After he submitted his candidacy to Matnat Chaim, he went through a long series of medical and psychological exams. “Among other things, they have you meet with a committee from the Ministry of Health that includes a social worker, a psychologist, a judge and a lawyer, and all of them stand before you and try to make sure that you’re not an organ dealer and you have to convince them you’re not crazy but really just want to help.” 

Israeli law forbids organ donation in exchange for money, and the state only covers the cost of the procedure and work missed following the surgery.

“Until the last moment, they allowed me to change my mind, but I was fine with it,” Ravivo told Al-Monitor. He showed his children, who were then 12 and 13 years old, a video on YouTube that explains kidney donation and asked their opinion. “When my daughter understood that I intended to donate she started to cry and hugged me, and afterward she sent me a message that said, ‘I thought only women could give life.’ And that was ‘wow,’ I was really emotional.” He told his parents only two months before the surgery, when they came to say goodbye to him before he left to fight in Operation Protective Edge in Gaza. His mother was shocked, but his father was unsurprised. 

The person who worried the most was the patient awaiting the kidney. He knew he had a potential donor who had gone to battle in Gaza.

“There were two really tense months, when you’re waiting to finally get back to normal life and afraid of disappointment. He told me he’s going on army reserve duty and I was anxious about it, that he would return safely, that he’d be healthy, that nothing would happen to him. I thought about a lot of things, lots of fear,” said Lior Mosloui, who received Ravivo's kidney. 

He said that people don’t know the difficulty of kidney disease and dialysis treatment. “In the middle of my life I got sick, and suddenly I can’t drink more than one glass a day, because the body doesn’t produce urine. Only through dialysis does the body empty the fluids it’s accumulated and so forth.”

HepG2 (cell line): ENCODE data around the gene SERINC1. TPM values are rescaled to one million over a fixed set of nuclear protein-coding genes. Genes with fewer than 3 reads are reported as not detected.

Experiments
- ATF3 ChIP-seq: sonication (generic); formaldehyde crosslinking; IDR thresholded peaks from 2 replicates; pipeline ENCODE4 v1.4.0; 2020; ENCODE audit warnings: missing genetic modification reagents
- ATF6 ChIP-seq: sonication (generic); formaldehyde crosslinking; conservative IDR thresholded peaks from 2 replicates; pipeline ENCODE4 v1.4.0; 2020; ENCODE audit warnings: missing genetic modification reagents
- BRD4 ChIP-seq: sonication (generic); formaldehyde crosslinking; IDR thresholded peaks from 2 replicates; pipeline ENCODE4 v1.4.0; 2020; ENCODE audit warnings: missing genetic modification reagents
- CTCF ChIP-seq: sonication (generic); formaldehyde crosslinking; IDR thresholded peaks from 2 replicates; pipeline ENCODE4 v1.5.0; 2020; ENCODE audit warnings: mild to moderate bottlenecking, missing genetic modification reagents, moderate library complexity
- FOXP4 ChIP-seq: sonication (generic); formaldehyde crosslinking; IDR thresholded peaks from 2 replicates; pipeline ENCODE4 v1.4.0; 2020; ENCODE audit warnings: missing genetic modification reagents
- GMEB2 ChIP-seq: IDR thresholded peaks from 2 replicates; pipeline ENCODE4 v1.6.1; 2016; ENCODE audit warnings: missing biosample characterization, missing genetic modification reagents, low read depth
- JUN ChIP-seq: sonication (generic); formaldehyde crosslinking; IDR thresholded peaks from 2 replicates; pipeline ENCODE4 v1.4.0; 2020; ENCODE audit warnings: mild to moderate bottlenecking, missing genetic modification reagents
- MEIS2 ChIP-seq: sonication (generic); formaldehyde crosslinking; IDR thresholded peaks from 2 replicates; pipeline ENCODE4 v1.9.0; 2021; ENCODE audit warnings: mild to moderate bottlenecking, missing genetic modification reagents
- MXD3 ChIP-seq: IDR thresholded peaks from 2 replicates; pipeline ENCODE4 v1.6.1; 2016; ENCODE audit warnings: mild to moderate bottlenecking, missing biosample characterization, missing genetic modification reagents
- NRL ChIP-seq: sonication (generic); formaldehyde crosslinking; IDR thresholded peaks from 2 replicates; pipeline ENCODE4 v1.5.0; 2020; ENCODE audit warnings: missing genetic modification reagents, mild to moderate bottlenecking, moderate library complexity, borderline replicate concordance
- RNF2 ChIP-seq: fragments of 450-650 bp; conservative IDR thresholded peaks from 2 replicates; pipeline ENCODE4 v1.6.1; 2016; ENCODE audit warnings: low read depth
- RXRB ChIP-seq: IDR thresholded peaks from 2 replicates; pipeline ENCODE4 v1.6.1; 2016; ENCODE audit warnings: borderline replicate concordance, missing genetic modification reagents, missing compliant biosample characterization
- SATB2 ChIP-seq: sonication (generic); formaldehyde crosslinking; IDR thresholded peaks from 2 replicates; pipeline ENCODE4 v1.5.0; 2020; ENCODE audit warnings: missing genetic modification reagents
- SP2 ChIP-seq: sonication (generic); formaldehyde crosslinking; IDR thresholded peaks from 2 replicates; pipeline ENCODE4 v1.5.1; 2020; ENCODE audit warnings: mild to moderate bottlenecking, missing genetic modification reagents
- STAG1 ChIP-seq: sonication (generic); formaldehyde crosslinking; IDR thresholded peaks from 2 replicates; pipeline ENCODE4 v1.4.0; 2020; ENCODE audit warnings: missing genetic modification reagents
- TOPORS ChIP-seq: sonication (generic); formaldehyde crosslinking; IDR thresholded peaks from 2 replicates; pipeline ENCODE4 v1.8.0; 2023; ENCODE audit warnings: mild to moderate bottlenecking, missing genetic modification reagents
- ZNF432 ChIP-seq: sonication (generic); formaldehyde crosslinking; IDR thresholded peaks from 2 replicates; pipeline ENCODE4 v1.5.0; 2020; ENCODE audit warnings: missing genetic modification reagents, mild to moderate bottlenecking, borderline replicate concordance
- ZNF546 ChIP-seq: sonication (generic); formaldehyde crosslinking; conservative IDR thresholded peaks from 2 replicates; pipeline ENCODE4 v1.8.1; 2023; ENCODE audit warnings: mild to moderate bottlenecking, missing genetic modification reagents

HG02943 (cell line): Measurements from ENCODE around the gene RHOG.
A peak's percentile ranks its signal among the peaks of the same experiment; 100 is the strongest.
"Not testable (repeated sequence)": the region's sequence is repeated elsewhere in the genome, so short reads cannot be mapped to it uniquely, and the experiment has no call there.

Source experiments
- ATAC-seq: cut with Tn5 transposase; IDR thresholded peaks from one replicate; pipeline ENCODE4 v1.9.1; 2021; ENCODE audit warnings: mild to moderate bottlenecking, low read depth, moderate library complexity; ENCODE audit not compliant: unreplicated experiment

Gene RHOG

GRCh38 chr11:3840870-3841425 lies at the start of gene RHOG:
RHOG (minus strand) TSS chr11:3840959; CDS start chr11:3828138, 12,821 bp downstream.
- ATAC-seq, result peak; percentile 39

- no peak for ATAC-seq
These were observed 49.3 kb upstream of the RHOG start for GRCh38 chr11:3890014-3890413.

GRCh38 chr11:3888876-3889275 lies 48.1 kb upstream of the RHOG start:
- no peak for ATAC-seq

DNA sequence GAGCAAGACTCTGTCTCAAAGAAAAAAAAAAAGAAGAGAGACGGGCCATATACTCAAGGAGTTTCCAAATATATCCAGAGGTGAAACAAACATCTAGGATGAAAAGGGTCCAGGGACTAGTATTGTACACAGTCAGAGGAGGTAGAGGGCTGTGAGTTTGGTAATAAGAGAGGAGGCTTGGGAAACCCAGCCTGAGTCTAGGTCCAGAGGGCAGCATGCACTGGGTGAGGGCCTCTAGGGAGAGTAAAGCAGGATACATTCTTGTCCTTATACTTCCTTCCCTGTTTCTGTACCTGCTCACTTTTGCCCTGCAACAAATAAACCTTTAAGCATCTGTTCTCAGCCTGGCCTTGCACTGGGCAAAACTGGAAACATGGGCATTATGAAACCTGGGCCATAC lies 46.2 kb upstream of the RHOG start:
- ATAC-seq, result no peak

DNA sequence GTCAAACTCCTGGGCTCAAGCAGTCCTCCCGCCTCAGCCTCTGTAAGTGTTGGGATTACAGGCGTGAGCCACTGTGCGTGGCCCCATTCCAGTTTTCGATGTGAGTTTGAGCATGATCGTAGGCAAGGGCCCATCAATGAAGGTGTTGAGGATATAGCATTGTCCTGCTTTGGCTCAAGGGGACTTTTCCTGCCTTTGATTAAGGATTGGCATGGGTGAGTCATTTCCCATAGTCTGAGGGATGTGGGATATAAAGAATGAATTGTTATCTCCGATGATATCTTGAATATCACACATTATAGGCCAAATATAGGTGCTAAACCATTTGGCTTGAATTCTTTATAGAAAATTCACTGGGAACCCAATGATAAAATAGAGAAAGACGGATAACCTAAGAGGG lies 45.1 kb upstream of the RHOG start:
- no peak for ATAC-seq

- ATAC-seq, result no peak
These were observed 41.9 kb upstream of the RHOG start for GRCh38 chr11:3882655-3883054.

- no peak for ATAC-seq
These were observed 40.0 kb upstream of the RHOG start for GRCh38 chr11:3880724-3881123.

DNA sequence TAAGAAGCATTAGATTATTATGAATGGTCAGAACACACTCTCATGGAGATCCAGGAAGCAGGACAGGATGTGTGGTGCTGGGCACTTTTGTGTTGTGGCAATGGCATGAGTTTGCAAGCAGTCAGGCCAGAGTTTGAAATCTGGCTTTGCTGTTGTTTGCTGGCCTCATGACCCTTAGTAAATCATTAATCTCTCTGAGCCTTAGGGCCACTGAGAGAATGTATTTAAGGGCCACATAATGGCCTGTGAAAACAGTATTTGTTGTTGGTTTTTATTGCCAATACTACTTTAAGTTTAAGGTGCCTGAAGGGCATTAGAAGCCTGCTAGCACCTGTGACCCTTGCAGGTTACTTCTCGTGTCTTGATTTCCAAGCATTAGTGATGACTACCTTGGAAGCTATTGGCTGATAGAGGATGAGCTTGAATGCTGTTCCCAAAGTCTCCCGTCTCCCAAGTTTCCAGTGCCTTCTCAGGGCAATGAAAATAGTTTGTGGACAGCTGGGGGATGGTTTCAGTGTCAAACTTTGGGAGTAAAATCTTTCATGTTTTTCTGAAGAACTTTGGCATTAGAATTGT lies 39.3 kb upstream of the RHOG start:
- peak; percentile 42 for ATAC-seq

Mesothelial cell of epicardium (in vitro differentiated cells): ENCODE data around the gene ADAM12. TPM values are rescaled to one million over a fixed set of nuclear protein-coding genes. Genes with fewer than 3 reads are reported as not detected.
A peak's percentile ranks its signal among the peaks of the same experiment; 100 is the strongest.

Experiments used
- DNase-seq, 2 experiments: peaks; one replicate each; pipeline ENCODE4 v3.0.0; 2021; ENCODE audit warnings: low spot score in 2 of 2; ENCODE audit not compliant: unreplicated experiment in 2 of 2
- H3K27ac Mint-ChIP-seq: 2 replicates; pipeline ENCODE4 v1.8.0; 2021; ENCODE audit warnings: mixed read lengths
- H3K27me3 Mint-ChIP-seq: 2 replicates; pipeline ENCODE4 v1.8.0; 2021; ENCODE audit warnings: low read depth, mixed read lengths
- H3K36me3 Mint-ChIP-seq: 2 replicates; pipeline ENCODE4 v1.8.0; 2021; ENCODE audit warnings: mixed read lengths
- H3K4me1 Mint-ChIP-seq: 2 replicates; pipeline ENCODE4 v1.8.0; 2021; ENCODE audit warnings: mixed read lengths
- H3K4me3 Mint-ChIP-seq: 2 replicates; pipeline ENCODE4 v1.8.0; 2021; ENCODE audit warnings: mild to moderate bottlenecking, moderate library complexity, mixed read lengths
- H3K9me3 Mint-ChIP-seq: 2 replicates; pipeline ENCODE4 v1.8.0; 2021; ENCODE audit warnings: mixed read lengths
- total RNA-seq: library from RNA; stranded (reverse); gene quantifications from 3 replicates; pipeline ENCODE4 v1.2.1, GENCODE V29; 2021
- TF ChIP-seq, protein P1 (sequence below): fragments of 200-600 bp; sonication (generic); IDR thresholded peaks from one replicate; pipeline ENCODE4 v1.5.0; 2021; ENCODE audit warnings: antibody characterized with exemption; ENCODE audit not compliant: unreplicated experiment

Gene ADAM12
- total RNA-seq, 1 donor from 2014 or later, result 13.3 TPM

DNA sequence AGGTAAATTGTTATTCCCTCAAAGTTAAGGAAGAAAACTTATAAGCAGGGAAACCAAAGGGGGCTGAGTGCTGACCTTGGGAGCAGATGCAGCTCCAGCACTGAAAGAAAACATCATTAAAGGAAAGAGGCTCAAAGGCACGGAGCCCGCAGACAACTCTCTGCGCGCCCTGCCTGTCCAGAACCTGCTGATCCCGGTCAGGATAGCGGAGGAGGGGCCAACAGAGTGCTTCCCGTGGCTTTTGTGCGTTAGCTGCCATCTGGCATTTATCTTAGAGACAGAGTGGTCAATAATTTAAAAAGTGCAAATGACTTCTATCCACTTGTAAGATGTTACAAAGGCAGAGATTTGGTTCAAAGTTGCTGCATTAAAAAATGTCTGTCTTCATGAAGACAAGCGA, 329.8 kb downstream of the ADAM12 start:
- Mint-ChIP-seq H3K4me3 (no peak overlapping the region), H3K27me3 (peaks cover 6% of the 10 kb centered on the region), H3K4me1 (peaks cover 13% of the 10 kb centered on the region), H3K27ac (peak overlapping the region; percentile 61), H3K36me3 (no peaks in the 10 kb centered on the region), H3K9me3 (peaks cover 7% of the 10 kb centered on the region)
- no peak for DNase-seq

Dubi, Ravivo's brother, followed his example and also donated a kidney.

“I came to the hospital a short time after his surgery. The energy in the room was amazing, to see Gabi and Lior next to each other — it was amazing, and right then I decided that I’m also going to do it,” Dubi said. According to him, you really have to be committed to the process because it’s very long, with “exams, hospitalizations, committees, lots of running around.” But, he added, at no point did he have any doubts. 

Two months after donating, Ravivo ran a marathon. “To see it through his experience made everything easier,” noted Dubi. The brothers’ father also volunteered but is unable to donate at his age. Dubi doesn’t like the publicity surrounding the donation but agreed to it to raise awareness. “If people knew what’s involved in donating a kidney and how simple it is, we would eliminate the waiting list of 800 people who need a transplant within a week,” he said.

While it’s clear that raising public awareness is complicated, the people behind Matnat Chaim are optimistic. In its first two years the organization recruited only 11 donors, but by the end of 2015, more than 90 people will have donated a kidney to a stranger. Matnat Chaim allows donors to make special requests for recipients — subject to medical suitability, of course. One of the stories that moves Heber is that of a female donor who couldn’t have children, and after decades of trying to get pregnant, donated a kidney to a young man so that he could have them.

“She gave the kidney to a 19-year-old, who since then calls her ‘Mom.’ She says that … it was the first time anyone has called her Mom.”